Ride report - 12 miles with moderate hills:
I am starting to really enjoy the minivelo. Maybe even more than the nova, as feels more like a real bike, but with the quick spin up of 20" tires.
This bike is easy to get in and out of a 2nd floor apartment. Weight is about the same as the nova, or a tiny bit less (nova advertised at 24 pounds).
Feels like more of my pedal power is becoming speed on the mini. I am also getting used to the much more aero position than my nova affords. I have the seat 1-2" under the bars on the nova - because they wont go any lower. On the minivelo seat is 2-3" higher than bars (I like almost full leg extension). Reach is good, but since I have my seat up high already I will lower the handlebar stem angle to stretch out some more.
The hard seat feels better when in a more aero position, and not so bad wearing bike shorts. An upgrade is still in order.
Pedals are annoying as they are a bit spikey and more spikey on one side than the other. But I am wearing "barefoot shoes" so YMMV. In low gear bottom bracket is whining and groaning, esp up hill. Will be taking it apart to relube.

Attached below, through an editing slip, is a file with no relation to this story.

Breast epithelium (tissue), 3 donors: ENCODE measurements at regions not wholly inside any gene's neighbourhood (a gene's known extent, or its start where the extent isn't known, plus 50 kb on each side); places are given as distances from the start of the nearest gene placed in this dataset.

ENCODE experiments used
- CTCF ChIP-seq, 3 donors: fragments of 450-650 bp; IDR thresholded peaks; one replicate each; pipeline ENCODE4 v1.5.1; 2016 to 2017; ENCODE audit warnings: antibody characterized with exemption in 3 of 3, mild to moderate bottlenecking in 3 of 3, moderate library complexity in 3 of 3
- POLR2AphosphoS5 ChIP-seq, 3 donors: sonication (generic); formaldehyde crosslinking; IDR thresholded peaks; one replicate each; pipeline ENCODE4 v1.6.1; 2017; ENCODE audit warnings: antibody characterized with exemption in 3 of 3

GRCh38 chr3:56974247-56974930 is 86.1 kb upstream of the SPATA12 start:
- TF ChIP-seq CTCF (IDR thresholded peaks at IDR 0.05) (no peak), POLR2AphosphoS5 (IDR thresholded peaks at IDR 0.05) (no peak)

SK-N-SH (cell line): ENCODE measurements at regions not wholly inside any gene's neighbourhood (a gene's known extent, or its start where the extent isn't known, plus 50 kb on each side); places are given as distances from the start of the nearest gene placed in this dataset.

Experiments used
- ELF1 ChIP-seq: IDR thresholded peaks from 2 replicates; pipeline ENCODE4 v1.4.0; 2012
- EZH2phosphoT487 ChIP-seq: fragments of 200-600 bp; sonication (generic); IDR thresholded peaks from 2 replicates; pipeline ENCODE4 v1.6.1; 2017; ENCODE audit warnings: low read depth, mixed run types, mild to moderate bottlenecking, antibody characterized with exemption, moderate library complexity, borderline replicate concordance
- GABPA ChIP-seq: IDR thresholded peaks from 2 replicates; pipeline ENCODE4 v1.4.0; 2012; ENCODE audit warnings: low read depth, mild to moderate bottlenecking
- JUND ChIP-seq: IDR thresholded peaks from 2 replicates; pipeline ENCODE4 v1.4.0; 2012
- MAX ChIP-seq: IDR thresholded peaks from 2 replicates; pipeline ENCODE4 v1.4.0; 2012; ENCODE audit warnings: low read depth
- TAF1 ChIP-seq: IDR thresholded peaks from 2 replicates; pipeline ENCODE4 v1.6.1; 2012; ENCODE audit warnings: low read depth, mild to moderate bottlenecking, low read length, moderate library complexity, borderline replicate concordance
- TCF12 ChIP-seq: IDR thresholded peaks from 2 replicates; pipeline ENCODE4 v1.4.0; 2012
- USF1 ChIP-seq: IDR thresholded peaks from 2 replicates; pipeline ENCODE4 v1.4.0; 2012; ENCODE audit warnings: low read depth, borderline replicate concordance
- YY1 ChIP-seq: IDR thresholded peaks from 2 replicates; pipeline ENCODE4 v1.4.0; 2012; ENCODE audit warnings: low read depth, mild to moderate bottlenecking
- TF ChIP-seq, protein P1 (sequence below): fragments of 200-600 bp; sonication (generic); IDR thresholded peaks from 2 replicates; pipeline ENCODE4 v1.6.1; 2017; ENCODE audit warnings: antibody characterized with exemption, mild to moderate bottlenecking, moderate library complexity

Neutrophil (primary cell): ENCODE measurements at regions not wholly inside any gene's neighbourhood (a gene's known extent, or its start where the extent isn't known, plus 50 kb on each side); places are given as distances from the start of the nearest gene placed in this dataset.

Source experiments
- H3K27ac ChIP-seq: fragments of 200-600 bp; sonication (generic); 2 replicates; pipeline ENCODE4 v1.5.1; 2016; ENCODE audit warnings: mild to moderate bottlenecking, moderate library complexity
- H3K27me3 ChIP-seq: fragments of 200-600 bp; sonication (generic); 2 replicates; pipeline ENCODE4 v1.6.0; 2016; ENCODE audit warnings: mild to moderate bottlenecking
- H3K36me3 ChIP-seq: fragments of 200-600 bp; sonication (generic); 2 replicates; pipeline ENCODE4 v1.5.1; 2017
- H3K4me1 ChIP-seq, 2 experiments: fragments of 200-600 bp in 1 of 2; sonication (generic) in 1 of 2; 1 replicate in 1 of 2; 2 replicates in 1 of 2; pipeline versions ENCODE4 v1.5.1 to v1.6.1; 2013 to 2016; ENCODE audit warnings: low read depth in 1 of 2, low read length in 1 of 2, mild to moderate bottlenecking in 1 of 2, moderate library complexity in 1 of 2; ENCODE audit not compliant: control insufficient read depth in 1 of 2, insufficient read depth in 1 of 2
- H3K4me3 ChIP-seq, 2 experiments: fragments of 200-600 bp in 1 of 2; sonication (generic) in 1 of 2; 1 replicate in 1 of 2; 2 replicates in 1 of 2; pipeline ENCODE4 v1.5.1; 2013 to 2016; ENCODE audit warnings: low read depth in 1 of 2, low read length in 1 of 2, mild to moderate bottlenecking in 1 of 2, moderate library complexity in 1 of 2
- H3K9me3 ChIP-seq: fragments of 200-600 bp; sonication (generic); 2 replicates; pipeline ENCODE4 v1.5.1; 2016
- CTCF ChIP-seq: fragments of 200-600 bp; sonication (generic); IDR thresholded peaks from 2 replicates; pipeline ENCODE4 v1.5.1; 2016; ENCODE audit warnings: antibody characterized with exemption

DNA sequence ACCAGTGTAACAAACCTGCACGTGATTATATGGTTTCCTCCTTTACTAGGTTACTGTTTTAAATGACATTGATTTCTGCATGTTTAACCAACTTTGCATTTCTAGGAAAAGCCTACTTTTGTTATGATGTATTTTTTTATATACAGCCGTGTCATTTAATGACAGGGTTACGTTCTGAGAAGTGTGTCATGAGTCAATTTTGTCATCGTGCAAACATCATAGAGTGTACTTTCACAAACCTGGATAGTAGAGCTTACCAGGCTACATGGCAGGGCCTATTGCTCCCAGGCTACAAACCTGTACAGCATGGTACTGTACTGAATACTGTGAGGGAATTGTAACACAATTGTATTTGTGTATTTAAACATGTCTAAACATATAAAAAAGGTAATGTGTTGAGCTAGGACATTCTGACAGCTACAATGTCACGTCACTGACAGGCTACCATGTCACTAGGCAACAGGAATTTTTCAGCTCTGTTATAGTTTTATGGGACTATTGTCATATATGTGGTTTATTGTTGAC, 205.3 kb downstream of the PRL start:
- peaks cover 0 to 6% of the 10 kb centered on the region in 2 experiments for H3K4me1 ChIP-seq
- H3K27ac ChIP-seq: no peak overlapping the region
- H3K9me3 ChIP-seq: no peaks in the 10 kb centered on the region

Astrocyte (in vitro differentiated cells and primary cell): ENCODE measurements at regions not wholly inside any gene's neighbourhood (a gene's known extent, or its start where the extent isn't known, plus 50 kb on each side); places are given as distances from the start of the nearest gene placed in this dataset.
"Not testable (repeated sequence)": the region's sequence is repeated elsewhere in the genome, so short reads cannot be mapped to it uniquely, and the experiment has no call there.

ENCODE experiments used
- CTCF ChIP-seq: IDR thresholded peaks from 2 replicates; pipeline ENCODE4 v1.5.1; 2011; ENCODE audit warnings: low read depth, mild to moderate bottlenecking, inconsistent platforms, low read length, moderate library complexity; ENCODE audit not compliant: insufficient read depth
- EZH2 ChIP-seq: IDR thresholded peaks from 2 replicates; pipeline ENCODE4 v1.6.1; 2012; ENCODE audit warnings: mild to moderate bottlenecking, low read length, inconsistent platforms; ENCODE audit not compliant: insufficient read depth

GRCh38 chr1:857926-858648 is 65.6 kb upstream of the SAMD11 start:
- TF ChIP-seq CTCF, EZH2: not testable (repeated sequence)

Gearing is good, but like with the downtube nova I would really like a bit wider range for hills than the 14-28.
I would like to see downtube make a hill version of the nova with a 9 speed 11-32. After learning the 7 speed freewheel is tough to upgrade (shimano doesn't make the 7sp 11-32 anymore, and I have heard mixed reports about the freewheels from other makers), I considered buying a new wheel with a casette setup for my nova. Then I blew my bike money on this minivelo instead with the exact same gearing...foolish perhaps, but I can get my legs stronger while I save for upgrade/bike with wider gearing.
Steering is good and responsive. Weight of the bike feels more evenly distributed than the nova (which has most of the weight near the bottom obviously), so it feels different turning.
This is a great bike for an apartment dweller who has $200 for a basic, no frills bike. Most users will probably upgrade the saddle, especially if their primary use is tooling around the city in a more upright position. Riders above 5'6" or so may need a taller stem if they don't want an aero body position.
I kind of wish I had bought the $300 mercier, which with a steel frame and 16 speed cassette gearing would reduce the ride harshness and improve the gearing range. But then I'd find something else to complain about. I think the $200 corsa will be a better ride with a saddle change and big apple tires.
All in all, the minivelo concept is sound. It is light, maneuverable, fast, and a bit different from what everyone else is doing. And the mini is more store-able and portable than a real bike but rides better than a folder.
I know dahon used to make a nicer equipped folding minivelo, but they are discontinued afaik
. I could really enjoy a better specced mini. Maybe dahon (or tern) will read this and bring back the nicer minivelos.